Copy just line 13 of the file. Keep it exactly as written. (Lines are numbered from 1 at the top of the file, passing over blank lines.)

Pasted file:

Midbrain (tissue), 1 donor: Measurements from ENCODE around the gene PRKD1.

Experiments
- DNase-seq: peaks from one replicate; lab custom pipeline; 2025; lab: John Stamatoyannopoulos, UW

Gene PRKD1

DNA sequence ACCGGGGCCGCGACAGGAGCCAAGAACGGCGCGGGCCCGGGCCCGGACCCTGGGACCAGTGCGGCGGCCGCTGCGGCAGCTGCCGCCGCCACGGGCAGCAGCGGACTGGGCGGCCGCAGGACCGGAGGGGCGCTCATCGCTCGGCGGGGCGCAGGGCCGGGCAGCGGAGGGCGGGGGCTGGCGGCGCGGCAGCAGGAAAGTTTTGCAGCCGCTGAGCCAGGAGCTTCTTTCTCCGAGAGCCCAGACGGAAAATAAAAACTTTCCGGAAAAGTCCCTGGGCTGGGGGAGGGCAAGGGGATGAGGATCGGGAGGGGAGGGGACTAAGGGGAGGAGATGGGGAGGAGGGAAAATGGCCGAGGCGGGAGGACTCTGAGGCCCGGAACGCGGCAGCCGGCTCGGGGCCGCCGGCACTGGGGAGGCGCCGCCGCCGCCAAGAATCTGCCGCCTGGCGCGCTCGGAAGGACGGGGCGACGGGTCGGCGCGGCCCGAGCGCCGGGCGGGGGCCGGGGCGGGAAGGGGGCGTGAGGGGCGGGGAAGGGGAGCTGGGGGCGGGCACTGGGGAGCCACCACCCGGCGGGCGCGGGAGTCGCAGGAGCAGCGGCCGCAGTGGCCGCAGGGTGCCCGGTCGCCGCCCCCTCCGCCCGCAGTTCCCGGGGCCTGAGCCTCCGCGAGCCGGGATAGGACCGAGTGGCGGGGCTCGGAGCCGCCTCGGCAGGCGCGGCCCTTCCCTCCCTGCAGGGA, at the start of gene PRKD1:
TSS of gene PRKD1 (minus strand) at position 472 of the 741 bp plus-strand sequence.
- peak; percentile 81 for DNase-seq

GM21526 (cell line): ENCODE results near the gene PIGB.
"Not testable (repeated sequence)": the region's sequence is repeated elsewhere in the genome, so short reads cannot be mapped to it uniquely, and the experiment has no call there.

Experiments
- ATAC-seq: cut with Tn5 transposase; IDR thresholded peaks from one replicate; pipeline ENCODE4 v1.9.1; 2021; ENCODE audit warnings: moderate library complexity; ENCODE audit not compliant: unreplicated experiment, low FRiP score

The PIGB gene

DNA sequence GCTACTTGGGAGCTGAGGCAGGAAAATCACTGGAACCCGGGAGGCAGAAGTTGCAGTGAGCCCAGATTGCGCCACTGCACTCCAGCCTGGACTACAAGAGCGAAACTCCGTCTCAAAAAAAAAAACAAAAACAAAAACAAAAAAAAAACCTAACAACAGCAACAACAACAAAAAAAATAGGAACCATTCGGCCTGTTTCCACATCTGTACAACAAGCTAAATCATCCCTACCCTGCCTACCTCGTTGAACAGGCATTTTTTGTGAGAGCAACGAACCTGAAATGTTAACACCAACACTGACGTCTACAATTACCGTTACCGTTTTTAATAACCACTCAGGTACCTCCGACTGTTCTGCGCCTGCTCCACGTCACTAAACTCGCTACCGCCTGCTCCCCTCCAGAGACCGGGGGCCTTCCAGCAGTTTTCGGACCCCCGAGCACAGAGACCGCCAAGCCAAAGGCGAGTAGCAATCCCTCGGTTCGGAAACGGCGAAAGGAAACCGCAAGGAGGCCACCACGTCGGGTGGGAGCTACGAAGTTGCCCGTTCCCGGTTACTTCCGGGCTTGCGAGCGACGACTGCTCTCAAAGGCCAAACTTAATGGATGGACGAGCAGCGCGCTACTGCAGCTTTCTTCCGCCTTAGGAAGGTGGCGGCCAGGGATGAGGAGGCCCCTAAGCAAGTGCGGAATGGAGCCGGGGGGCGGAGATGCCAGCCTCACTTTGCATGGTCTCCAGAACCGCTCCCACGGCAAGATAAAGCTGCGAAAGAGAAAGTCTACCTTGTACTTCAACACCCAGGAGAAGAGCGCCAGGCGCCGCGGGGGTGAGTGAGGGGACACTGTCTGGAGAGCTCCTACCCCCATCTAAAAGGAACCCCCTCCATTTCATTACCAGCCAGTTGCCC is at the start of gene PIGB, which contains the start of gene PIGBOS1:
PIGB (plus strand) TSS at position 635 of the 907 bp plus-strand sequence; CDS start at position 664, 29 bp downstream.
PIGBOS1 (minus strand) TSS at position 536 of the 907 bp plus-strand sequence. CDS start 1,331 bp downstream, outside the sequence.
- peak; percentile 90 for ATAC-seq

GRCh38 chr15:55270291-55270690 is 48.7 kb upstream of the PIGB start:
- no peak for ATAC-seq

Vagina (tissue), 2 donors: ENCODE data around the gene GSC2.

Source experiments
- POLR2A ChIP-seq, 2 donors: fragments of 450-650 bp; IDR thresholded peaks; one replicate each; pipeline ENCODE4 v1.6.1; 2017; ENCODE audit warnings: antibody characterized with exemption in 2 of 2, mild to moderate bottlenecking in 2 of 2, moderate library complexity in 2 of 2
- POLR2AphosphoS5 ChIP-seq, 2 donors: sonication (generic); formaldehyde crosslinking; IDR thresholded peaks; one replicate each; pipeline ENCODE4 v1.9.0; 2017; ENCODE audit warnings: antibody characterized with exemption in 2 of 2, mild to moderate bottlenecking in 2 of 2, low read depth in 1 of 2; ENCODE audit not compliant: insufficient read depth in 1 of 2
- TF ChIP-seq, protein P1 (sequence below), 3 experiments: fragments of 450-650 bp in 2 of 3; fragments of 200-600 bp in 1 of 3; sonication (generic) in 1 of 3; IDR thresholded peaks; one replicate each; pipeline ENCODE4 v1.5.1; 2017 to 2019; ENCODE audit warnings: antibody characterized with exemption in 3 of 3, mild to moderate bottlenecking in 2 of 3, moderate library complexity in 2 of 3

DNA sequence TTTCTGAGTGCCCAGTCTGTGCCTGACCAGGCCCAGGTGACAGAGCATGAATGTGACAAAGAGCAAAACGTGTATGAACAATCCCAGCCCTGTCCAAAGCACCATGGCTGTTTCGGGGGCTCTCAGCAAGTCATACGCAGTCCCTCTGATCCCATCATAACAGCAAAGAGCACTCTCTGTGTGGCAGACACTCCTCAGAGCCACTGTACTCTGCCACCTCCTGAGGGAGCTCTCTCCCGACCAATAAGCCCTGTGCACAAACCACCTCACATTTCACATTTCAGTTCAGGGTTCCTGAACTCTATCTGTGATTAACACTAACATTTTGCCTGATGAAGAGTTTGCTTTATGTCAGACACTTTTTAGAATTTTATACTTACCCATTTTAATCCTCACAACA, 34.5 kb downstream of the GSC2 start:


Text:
DNA sequence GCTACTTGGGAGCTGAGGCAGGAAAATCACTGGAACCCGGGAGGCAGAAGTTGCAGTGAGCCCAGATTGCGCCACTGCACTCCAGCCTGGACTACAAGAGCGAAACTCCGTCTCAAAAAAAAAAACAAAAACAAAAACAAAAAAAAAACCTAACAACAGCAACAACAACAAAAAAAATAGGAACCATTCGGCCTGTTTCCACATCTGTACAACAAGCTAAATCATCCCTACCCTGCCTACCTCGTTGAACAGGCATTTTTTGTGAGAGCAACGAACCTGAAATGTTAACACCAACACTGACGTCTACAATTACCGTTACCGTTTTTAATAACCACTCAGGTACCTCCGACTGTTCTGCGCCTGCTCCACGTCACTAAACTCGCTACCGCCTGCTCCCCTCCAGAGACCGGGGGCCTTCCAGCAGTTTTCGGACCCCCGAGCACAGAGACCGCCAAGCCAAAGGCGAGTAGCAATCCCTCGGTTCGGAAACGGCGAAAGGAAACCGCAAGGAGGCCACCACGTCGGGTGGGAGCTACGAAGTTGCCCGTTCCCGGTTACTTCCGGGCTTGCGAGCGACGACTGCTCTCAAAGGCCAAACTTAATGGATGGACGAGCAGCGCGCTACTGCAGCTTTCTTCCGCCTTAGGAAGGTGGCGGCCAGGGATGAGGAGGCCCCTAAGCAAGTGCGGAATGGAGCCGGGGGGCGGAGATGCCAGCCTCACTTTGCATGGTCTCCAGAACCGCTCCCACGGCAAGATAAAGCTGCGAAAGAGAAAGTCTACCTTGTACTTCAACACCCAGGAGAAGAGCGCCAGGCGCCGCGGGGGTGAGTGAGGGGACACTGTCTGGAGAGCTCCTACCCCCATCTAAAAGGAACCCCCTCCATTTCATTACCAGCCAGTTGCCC is at the start of gene PIGB, which contains the start of gene PIGBOS1: